Safina Hotels Private Limited vs. CIT (Karnataka High Court)

DATE: January 25, 2016 (Date of pronouncement)
DATE: February 12, 2016 (Date of publication)
AY: 2001-02
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S. 271(1)(c)/ 271(1-B): If the notice is issued without application of mind (by striking out the relevant part in the notice), the penalty proceedings are invalid

The assessee filed a return of income claiming certain deductions as revenue expenditure disclosing the same under the head ‘financial expenses’ in the return of income filed by him. This return was taken for scrutiny and after adjudication, the Assessing Officer held that the claim made by the assessee as revenue expenditure is capital in nature and allowed the deduction claimed by the assessee. Having held so, separate proceedings were initiated under Section 271(1)(c) of the Act to levy penalty for willful concealment of the particulars of income and for furnishing inaccurate particulars of such income. In the printed proforma issued by the Assessing Officer under Section 274 read with Section 271 of the Act the Assessing Officer has deleted the paragraph relating to “have concealed the particulars of your income or furnished inaccurate particulars of such income” and has put a right mark on the printed form relating to the para “failure to comply with a notice under Section 22(4)/23(2) of the Indian Income-tax Act, 1922 or under Section 142(1)/143(2) of the Income Tax Act, 1961” which corresponds to Section 271(1)(b) of the Act. The High Court had to consider whether such a notice is proper in law. HELD by the High Court:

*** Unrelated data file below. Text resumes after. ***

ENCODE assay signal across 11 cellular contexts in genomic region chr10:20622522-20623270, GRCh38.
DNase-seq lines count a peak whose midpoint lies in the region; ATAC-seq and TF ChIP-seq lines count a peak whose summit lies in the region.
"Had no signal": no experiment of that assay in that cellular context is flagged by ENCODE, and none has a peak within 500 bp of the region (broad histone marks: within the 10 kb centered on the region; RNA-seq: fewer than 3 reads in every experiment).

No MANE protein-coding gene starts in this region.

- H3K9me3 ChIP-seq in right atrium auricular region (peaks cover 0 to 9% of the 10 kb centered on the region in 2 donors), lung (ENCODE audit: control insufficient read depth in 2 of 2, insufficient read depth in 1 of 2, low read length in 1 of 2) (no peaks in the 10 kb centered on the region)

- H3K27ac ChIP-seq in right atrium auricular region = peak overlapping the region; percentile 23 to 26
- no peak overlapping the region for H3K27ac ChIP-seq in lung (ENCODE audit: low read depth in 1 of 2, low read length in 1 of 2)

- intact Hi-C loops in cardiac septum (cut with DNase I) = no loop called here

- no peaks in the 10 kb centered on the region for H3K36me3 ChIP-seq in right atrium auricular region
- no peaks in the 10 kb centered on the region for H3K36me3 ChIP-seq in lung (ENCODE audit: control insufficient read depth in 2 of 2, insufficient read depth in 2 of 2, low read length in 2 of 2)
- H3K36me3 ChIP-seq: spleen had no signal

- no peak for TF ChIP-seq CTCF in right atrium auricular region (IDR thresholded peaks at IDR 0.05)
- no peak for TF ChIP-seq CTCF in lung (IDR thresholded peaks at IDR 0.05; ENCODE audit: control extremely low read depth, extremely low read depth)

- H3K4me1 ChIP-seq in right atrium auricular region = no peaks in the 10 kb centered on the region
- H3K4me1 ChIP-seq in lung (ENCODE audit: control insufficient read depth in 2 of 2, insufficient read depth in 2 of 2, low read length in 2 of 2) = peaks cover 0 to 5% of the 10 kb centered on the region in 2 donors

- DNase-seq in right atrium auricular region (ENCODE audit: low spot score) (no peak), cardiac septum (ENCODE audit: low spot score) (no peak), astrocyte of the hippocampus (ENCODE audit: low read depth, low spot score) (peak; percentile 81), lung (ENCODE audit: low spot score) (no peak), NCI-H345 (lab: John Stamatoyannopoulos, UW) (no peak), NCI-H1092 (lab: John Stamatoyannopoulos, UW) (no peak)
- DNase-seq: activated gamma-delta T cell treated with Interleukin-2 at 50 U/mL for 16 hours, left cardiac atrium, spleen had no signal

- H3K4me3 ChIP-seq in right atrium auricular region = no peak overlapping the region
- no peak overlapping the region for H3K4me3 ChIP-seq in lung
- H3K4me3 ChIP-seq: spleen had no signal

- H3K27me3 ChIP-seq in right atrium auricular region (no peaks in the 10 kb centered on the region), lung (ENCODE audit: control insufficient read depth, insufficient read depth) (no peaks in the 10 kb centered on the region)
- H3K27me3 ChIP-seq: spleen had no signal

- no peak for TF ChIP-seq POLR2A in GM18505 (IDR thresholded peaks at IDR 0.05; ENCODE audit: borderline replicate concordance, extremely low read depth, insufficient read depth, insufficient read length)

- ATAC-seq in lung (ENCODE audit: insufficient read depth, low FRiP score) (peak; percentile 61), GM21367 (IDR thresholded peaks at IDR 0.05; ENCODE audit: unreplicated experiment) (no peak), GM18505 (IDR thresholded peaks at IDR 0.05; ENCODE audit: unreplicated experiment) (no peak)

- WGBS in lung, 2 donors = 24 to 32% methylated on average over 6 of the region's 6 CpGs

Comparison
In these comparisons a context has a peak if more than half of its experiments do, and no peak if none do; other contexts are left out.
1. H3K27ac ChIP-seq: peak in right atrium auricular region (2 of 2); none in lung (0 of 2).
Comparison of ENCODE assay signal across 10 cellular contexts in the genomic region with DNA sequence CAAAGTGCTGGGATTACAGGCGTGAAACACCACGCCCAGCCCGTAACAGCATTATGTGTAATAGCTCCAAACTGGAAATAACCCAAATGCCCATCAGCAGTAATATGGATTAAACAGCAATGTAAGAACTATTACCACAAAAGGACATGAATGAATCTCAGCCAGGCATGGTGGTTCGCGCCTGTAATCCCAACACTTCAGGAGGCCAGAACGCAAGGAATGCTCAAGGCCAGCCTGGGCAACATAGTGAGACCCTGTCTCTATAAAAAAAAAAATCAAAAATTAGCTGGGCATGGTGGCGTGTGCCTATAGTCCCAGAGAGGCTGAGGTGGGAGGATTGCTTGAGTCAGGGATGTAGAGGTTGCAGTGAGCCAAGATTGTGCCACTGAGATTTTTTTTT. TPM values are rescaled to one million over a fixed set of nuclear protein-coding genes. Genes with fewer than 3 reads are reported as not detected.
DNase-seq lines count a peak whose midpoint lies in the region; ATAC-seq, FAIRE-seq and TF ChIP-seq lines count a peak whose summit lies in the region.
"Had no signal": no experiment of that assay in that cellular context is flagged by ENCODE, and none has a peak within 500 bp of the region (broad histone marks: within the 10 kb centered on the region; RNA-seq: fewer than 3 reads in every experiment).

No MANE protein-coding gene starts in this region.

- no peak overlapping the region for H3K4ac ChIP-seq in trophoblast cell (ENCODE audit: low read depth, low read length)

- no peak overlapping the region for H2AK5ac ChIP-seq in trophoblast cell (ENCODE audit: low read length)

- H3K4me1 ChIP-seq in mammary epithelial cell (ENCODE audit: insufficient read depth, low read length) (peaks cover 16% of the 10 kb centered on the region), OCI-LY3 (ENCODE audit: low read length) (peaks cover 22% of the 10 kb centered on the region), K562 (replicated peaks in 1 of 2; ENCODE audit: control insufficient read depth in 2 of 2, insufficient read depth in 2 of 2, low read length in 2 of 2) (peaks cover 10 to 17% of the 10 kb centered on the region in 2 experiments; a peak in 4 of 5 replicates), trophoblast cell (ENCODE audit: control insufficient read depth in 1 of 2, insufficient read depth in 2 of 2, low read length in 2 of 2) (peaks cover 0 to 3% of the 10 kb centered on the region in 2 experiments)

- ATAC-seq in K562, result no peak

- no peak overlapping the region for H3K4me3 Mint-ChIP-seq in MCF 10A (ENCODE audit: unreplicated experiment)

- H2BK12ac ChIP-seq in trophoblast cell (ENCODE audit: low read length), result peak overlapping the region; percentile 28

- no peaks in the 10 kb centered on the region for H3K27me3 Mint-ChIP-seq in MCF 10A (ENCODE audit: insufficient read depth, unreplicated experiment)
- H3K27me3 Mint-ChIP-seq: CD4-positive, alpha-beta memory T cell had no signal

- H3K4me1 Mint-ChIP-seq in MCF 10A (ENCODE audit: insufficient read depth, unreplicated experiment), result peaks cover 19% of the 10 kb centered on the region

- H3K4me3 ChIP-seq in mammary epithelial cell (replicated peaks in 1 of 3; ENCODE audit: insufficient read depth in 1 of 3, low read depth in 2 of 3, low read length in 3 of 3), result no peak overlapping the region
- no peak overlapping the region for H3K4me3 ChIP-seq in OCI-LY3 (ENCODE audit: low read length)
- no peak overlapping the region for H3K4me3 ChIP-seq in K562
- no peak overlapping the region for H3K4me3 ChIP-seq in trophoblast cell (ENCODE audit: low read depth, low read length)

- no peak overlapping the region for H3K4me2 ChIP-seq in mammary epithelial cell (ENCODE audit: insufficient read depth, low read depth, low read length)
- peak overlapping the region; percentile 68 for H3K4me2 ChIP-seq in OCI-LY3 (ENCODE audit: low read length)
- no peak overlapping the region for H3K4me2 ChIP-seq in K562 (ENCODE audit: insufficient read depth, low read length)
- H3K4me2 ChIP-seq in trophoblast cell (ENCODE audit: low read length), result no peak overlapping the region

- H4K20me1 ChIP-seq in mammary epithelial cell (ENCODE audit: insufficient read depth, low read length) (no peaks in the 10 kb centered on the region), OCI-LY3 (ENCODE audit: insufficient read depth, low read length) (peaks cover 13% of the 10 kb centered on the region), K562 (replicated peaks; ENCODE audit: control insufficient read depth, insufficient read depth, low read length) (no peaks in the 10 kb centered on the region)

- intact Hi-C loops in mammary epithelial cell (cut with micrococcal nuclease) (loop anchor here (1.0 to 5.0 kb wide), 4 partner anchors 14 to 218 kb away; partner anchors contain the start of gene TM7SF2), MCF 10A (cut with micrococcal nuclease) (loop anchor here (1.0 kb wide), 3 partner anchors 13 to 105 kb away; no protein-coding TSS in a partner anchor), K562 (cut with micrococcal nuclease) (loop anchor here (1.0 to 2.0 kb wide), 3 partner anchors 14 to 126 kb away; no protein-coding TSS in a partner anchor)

(i) It is clear that the notice is issued proposing to levy penalty under Section 271(1)(b) of the Act whereas the order is passed by the Assessing Officer under Section 271(1)(c) of the Act which clearly indicates that there was no application of mind by the Assessing Officer while issuing the notice under Section 274 of the Act. It is imperative from the order under Section 271(1)(c) of the Act that the Assessing Officer noticed that the assessee has declared the revenue expenditure in the financial expenses which was capital in nature. This is based on the verification of details of the return of income filed by the assessee. If so, there was no occasion for the Assessing Officer to come to a conclusion that there was concealment of the income by the assessee or the assessee has filed inaccurate particulars. The very particulars were available in the return of income;

(ii) This clearly indicates that the Assessing Officer had no jurisdiction to pass the penalty order under Section 271(1)(c) of the Act without issuing a proper notice as required under law and moreover, when the particulars are disclosed in the return of income;

(iii) As regards Section 271(1-B) of the Act, it clearly indicates that the assessment order should contain a direction for initiation of proceedings. Merely saying that the penalty proceedings have been initiated would not satisfy the requirement, a direction to initiate proceeding shall be clear and not be ambiguous;

(iv) In the light of the said judgment of the Co-ordinate Bench in CIT vs. Manjunatha Cotton And Ginning Factory 350 ITR 565 (Kar), we are of the considered view that the Assessing Officer has not applied his mind at the time of issuing notice under Section 274 R/W Section 271(1)(b) of the Act. This view is fortified by the order passed under Section 271(1)(c) of the Act. No direction is coming forth in the assessments order for levying penalty which is mandatory as per Section 271(1B) of the Act. Considering the relevant factors, appellate commissioner has rightly allowed the appeal of the assessee setting-aside the order passed by the Assessing Officer which has been reversed by the ITAT on the ground that the assessee deliberately evaded the payment of tax by declaring the capital expenditure as revenue expenditure in the ‘financial expenses’. In our considered opinion, for the reasons stated above, the order passed by the ITAT is not sustainable. Accordingly, we set aside the order of the ITAT and restore the order passed by the CIT(A) answering the substantial questions of law in favour of the assessee and against the revenue.

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